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This morning I scanned another batch of colour negatives from June 2003.
At that time I regularly walked miles around Newark, having spent much of the week commuting to and from London. On one such a perambulation, in glorious sunshine, I photographed the
prolific flowers of the hedgerows, including wild roses, oxeye daisies, volunteer poppies, and nature’s clock. This latter, cleverly engineered, softly globed, dandelion seed head is so called because the number of children’s puffs needed to disperse the drifting seeds is said to tell the time.
Across fallow fields the pastel blues of Newark’s gypsum factory blended with the light cerulean sky.
That evening Sam and Louisa donned their outfits for a local 1940s party. My daughter’s bright red lipstick and flamboyant hair was her basis for the period look. Her brother’s splendid three piece suit was the genuine article.
This was a demob suit. Members of the armed forces were demobilised, or stood down from combat-ready status, at the end of both World Wars 1 and 2. The term was shortened in common use in the 1930s, and only in 1945 after the Second War did the demob suit enter the language. The returning combatants needed new wardrobes in order to enter civilian life after years of fighting. Their former clothes were most unlikely to fit them, and, even had they been able to find the money for new garments, rationing would not have allowed them to obtain enough.
Many separate Demobilisation Centres were set up by each of the Army, the Navy, and the Air Force. There, in exchange for their service uniforms, men were given a full set of clothes which, according to the Imperial War Museum included a felt hat or cap according to choice; a double-breasted pinstripe three-piece suit, or single breasted jacket with flannel trousers; two shirts with matching collar studs; a tie; shoes; and a raincoat. A cigarette ration and a special allocation of clothing coupons were also distributed, so that those who could afford them could purchase additional items. A one-way rail warrant was provided.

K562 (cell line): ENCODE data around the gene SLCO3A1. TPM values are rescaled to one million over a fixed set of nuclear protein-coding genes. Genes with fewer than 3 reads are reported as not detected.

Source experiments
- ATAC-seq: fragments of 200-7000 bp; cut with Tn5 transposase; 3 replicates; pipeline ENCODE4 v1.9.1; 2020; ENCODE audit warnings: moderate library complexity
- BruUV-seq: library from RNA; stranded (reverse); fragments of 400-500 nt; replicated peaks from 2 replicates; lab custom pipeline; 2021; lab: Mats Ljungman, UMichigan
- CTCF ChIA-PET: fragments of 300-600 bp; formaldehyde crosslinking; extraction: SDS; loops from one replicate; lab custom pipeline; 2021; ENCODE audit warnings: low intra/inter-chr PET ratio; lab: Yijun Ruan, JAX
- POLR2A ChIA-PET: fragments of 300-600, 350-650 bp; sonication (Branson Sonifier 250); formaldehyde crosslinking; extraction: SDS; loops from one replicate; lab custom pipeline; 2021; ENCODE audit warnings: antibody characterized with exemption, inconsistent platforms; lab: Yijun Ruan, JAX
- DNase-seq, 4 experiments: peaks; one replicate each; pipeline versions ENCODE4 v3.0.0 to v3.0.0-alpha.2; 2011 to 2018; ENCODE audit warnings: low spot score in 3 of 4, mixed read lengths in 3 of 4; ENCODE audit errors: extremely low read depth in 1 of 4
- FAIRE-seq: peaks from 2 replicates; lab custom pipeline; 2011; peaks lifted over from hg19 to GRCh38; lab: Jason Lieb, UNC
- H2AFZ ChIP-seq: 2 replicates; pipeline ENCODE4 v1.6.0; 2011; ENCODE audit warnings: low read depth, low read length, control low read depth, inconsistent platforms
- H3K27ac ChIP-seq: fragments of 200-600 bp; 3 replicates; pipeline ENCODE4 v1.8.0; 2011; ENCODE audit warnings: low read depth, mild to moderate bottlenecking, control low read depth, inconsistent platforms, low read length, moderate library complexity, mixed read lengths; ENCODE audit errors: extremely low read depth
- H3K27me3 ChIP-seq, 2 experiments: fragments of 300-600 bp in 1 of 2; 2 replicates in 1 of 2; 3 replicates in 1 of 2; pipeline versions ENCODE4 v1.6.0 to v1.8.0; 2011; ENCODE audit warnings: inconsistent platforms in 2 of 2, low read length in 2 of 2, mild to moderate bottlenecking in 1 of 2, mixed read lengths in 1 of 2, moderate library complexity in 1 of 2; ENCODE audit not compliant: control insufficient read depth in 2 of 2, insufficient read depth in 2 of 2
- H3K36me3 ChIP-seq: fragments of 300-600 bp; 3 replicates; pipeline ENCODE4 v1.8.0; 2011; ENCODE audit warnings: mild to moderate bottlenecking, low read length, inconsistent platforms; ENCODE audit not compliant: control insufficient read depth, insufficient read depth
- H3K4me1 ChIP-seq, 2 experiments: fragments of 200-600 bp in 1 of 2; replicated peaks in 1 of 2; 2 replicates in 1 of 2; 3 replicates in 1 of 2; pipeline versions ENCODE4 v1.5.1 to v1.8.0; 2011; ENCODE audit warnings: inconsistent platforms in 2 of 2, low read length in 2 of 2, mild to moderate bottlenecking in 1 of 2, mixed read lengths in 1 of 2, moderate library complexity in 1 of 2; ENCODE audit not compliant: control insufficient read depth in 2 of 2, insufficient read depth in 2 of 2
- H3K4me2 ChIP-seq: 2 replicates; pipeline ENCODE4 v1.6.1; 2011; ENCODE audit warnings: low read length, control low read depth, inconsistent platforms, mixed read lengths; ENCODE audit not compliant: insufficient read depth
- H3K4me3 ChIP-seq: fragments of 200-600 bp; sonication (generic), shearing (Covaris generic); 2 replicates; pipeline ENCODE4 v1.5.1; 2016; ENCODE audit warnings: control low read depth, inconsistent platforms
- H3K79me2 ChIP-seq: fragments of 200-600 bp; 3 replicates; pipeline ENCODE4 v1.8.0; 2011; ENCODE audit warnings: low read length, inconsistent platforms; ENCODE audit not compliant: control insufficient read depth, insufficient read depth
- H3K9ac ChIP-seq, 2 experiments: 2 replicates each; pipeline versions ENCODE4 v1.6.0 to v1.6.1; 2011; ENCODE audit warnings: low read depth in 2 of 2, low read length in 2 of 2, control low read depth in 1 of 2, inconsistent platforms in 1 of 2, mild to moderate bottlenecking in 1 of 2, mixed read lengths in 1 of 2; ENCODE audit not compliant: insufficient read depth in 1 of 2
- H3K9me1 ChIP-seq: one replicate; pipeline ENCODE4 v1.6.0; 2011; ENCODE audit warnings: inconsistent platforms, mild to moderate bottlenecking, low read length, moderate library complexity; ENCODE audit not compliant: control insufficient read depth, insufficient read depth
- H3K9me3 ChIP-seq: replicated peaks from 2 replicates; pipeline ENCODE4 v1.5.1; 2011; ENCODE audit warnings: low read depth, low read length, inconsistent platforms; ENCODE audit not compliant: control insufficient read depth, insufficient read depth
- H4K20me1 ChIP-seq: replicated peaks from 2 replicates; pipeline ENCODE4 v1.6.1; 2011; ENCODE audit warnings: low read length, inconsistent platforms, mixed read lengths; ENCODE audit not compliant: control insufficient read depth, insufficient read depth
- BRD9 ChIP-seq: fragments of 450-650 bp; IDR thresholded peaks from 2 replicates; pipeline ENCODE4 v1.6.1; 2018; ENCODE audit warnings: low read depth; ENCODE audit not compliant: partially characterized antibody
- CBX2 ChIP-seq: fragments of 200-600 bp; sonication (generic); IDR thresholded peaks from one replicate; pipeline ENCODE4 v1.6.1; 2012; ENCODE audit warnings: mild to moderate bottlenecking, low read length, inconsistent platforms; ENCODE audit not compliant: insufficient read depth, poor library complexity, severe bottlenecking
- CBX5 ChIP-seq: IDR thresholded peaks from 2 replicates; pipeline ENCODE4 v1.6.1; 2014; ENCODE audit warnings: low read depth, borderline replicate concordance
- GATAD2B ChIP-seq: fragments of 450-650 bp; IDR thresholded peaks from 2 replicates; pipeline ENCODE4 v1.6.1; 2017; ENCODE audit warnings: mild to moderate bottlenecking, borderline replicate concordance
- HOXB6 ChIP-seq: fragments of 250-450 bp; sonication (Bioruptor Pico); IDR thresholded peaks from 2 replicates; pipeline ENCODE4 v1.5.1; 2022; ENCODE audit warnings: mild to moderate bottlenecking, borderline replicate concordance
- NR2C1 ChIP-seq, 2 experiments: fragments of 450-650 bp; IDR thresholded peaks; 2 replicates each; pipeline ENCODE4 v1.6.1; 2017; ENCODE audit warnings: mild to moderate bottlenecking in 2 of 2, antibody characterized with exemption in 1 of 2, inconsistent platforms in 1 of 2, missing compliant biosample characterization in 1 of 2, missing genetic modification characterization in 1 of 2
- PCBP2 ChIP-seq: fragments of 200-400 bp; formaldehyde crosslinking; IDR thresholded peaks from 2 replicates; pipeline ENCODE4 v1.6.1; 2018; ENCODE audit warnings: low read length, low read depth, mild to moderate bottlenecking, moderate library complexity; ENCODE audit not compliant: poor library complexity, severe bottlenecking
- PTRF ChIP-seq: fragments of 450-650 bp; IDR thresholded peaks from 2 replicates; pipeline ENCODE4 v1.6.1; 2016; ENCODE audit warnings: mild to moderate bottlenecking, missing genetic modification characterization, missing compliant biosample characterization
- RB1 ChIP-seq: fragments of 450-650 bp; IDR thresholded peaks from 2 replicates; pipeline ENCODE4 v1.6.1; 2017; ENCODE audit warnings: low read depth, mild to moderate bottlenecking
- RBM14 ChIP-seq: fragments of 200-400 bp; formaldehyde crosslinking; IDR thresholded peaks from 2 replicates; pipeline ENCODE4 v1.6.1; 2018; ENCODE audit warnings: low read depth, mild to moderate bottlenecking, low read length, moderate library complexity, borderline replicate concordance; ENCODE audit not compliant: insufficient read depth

Clothes were made of the best quality available at the time. Sam’s pristine suit, almost 60 years on, certainly attested to this. It fitted him perfectly, which could not have been said by the recipients of many of those presented immediately after the war. I was envious.
Towards the end of 1945, approximately 75,000 suits were made each week. The major suppliers included Fifty Shilling Tailors, Simpsons of Piccadilly, and Burtons, founded by Montague Burton. Although there is no definite derivation of the phrase ‘the full monty’, meaning a complete set, there is some speculation that this refers to Montague’s demob suits.
Fortunately for him, Sam did not need to follow his grandfathers or great-grandfathers in going to war to earn his suit. He just needed his charm in persuading a specialist rental outlet to allow him to keep it.
It is a while since I photographed what I normally call Jackie’s symphony in white. This evening it was more like cream. The meal consists of tangy smoked haddock, piquant cauliflower cheese, creamy mashed potato and swede, and crunchy carrots. The Culinary Queen drank Hoegaarden, and I finished one bottle of Azinhaga and started on another.